By this time, my playlist has reverted to either some Daughtry or what I always call mellow music. It gets me reflecting on my life and why I work every day. Who names their playlist ‘Sober?’ Seriously!

I cross the road, look at how much dust my feet have gathered and this time Justin Bieber‘s Sorry is playing and I am tempted to start twisting my ankles and swinging my hands in the air, but the office is only two minutes away, besides, I walk past The Neurosciences Center, I cannot unleash my crazy right there. So, I keep my cool and let my soul do the dancing.

And as I reach out to push the gate open, Kings Of Leon comes on and I suddenly wonder why I tap the shuffle icon on my playlist because clearly Sex on Fire is my jam and now I am officially under the complete scrutiny of the HR department and cannot wiggle, now do you understand why the art of spinning a tale has eluded me?

My African playlist: Ten songs I’m listening to right now.

I love good music.

I love listening to music, and there’s nothing like a song to describe how you feel or get the kind of mood you’re in. The sound of the drums were heard in Africa, and long before our ancestors danced under the moonlight or celebrated festivals, they also blew horns to send word or used smoke and messengers to share word.

But, this is not all about the journey of music- but more about the feeling that music creates.

There have been numerous hits from the continent…I am talking about Femi Kuti, Brenda Fassie, Miriam Makeba and the list goes on, but you’ve not heard it all until you’ve listened to these ten songs!

From my favorite books to the country I would love to visit and now the ten songs by African artistes that are on my playlist, so here we go:

  1. Sura Yako by Sauti Sol
  2. Baadaye by Amos & Josh & King Kaka
  3. Hawajui by Vanessa Mdee
  4. Dorobucci by The Mavins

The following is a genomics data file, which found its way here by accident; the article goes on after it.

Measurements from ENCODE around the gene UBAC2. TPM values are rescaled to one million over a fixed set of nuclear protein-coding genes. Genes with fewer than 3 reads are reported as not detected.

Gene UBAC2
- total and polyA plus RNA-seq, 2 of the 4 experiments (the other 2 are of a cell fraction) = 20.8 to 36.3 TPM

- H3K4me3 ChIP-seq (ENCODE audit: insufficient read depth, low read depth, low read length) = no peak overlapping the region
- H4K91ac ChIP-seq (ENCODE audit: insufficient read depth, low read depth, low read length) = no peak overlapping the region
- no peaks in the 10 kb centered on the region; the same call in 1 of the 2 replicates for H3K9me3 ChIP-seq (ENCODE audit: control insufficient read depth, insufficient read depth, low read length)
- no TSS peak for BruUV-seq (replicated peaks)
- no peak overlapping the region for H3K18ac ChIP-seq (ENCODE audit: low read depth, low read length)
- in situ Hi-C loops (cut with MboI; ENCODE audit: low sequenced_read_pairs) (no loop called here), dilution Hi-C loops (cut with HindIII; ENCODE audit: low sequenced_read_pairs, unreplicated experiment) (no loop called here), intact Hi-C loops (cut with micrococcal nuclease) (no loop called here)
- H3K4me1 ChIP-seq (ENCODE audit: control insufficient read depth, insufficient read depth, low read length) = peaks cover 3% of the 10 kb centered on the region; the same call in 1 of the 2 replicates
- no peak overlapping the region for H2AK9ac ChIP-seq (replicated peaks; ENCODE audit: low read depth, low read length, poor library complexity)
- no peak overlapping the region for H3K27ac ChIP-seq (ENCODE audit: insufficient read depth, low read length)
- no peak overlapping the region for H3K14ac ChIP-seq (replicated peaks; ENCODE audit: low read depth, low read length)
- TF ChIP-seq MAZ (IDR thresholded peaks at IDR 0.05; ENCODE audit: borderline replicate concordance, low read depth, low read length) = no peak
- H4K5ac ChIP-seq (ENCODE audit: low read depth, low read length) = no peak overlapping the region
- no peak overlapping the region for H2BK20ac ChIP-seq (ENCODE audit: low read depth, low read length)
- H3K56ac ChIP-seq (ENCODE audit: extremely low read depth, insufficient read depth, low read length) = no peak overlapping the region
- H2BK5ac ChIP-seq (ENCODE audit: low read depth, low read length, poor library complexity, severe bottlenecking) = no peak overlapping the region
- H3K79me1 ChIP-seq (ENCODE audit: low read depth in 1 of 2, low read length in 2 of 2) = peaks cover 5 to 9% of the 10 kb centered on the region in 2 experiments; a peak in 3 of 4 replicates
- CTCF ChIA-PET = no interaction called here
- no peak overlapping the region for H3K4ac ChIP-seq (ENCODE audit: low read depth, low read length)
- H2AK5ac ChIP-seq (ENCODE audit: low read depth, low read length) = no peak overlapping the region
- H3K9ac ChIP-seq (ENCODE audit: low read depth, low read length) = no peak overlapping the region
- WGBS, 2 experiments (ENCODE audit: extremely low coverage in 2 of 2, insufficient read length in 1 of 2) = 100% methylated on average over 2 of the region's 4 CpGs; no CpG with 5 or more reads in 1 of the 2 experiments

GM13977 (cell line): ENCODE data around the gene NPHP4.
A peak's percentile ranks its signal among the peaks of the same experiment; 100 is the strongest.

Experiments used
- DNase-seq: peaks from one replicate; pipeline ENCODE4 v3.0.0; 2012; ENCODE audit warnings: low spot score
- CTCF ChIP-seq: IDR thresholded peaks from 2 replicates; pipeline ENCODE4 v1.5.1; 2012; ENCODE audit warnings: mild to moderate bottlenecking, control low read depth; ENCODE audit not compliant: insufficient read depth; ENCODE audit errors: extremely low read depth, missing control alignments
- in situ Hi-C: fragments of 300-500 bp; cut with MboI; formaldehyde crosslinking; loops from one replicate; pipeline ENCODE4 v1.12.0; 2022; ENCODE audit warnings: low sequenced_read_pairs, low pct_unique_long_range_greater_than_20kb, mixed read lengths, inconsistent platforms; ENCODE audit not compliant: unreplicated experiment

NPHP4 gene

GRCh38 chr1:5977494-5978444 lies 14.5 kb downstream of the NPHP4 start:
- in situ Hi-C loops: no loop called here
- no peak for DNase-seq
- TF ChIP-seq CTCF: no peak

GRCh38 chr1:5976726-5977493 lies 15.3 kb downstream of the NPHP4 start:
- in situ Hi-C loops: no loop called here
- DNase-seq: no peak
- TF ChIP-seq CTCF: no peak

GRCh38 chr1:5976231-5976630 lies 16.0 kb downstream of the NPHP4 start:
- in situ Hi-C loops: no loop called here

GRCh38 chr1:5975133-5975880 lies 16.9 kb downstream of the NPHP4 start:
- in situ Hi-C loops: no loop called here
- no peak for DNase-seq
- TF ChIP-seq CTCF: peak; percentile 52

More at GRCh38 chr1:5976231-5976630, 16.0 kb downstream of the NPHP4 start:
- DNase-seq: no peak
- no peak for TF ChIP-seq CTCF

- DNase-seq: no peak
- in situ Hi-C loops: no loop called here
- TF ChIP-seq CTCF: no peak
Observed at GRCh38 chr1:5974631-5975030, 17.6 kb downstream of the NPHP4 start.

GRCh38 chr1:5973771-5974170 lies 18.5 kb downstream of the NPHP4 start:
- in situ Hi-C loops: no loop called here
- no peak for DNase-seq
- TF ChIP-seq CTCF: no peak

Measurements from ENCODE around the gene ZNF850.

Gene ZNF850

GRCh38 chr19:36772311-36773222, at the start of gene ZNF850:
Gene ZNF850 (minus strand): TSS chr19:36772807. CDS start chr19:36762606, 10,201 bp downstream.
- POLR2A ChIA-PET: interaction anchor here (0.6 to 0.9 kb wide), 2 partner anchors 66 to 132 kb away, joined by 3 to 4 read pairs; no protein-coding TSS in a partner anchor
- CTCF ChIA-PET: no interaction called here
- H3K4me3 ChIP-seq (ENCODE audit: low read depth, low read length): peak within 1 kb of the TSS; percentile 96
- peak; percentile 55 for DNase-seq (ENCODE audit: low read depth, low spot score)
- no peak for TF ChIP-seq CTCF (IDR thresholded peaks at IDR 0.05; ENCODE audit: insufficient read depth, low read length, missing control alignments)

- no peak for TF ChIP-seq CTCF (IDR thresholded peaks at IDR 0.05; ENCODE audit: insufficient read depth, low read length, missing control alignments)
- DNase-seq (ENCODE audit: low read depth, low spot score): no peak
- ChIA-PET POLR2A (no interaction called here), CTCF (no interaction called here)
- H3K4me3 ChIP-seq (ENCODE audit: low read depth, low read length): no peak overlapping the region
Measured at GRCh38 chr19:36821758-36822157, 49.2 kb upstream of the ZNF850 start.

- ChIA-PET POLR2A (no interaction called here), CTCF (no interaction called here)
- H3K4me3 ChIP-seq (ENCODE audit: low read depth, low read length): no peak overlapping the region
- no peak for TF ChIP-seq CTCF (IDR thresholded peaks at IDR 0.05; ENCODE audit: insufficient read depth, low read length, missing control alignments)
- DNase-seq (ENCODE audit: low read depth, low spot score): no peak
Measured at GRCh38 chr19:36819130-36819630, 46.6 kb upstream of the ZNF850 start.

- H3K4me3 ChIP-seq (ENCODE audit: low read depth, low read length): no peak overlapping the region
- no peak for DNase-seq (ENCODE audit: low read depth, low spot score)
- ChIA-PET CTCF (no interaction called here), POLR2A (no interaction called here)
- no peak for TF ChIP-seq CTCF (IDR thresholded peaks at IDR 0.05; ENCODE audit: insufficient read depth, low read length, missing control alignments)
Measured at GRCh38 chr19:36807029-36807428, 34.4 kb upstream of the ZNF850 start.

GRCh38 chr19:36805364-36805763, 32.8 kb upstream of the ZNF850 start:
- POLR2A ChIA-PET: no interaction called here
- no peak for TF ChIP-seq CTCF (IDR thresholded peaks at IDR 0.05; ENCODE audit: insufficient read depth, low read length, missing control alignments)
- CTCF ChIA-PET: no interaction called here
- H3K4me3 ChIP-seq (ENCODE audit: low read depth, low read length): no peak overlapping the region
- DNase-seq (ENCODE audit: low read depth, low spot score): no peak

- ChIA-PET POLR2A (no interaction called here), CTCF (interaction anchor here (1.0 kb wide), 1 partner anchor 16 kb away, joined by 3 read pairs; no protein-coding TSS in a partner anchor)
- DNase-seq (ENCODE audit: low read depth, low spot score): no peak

5. Sitya Loss by Eddy Kenzo
  6. Jika by Mi Casa
  7. Party don’t stop by Camp Mulla
  8. Wale Wale by Dr Jose Chameleone
  9. Melo Melo by Olamide
  10. Cara cara by K.O ft. KiD X

Nothing beats some music you can dance to…now, am off to get some ingredients for preparing Jollof Rice and will tell you all about it tomorrow, wish me luck!

Why it’s good to challenge yourself…and complete stuff on that to do list.

I shared a list sometime back, do you remember?

I can cross out numbers 5, 6, and 10! As for number one, am currently on it- got to page 15 of “The Help.” However, I found out something about making lists…you are tempted to complete them. If you manage to complete one task, you find yourself gearing up to complete another, bu on the extreme end…if that list is as long as the twelve labors of Hercules- then you find yourself quitting before you even start!

I had to get them done over this weekend, and I realized that walking downstairs with my hands in my pockets is uncomfortable and very dull. I felt like I was off balance and after making it down one floor- I released my hands and swung them as much as I wanted.

Number 6 was the easiest because I had a very busy schedule at work on Friday so much so that I made it thorugh the day without listening to Ed Sheeran and One Direction.

Number 10: walking around the house backwards for one hour.

Let’s just say that I have bruises that I did not anticipate like my toes hurting and my left elbow making me kneel over in agony! My sister, Jackie, laughed so much that she almost poured all the contents of her cup- and the dog barked so much that it was a circus for that one hour! It was also refreshing to know that I have not mapped out the house like I thought I had.

It’s been a lovely weekend and I have started this week with writing prompts and reports- and determination to complete that list!

PS: This girl is writing book three of The Currents Series titled, Wind, and has been going around the house like a zombie.